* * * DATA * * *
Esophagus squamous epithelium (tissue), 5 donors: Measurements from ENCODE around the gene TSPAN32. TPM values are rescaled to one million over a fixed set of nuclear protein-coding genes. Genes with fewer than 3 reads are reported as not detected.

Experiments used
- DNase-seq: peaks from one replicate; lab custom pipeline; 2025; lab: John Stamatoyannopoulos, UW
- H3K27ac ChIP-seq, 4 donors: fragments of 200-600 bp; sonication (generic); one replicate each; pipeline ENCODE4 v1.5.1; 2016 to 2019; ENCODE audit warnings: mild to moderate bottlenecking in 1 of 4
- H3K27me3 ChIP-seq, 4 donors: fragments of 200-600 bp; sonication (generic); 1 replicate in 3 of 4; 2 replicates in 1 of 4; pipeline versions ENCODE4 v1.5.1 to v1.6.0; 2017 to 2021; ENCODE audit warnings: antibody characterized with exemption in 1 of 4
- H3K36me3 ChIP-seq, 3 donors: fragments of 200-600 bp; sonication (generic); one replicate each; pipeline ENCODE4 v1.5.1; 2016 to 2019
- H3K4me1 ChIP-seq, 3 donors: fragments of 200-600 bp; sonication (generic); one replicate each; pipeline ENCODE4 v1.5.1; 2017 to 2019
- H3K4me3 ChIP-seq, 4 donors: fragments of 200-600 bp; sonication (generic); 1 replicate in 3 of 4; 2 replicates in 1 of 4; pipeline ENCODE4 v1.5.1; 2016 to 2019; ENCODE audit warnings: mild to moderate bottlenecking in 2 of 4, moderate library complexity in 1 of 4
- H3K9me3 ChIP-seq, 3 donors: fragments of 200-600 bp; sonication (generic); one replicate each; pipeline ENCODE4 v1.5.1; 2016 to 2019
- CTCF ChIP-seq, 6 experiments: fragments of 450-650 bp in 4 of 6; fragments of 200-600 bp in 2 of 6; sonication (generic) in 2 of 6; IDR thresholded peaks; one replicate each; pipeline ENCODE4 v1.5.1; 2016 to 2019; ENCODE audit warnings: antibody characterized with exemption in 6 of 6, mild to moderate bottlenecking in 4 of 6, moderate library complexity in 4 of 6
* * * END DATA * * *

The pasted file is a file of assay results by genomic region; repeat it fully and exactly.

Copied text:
Esophagus squamous epithelium (tissue), 5 donors: Measurements from ENCODE around the gene TSPAN32. TPM values are rescaled to one million over a fixed set of nuclear protein-coding genes. Genes with fewer than 3 reads are reported as not detected.

Experiments used
- DNase-seq: peaks from one replicate; lab custom pipeline; 2025; lab: John Stamatoyannopoulos, UW
- H3K27ac ChIP-seq, 4 donors: fragments of 200-600 bp; sonication (generic); one replicate each; pipeline ENCODE4 v1.5.1; 2016 to 2019; ENCODE audit warnings: mild to moderate bottlenecking in 1 of 4
- H3K27me3 ChIP-seq, 4 donors: fragments of 200-600 bp; sonication (generic); 1 replicate in 3 of 4; 2 replicates in 1 of 4; pipeline versions ENCODE4 v1.5.1 to v1.6.0; 2017 to 2021; ENCODE audit warnings: antibody characterized with exemption in 1 of 4
- H3K36me3 ChIP-seq, 3 donors: fragments of 200-600 bp; sonication (generic); one replicate each; pipeline ENCODE4 v1.5.1; 2016 to 2019
- H3K4me1 ChIP-seq, 3 donors: fragments of 200-600 bp; sonication (generic); one replicate each; pipeline ENCODE4 v1.5.1; 2017 to 2019
- H3K4me3 ChIP-seq, 4 donors: fragments of 200-600 bp; sonication (generic); 1 replicate in 3 of 4; 2 replicates in 1 of 4; pipeline ENCODE4 v1.5.1; 2016 to 2019; ENCODE audit warnings: mild to moderate bottlenecking in 2 of 4, moderate library complexity in 1 of 4
- H3K9me3 ChIP-seq, 3 donors: fragments of 200-600 bp; sonication (generic); one replicate each; pipeline ENCODE4 v1.5.1; 2016 to 2019
- CTCF ChIP-seq, 6 experiments: fragments of 450-650 bp in 4 of 6; fragments of 200-600 bp in 2 of 6; sonication (generic) in 2 of 6; IDR thresholded peaks; one replicate each; pipeline ENCODE4 v1.5.1; 2016 to 2019; ENCODE audit warnings: antibody characterized with exemption in 6 of 6, mild to moderate bottlenecking in 4 of 6, moderate library complexity in 4 of 6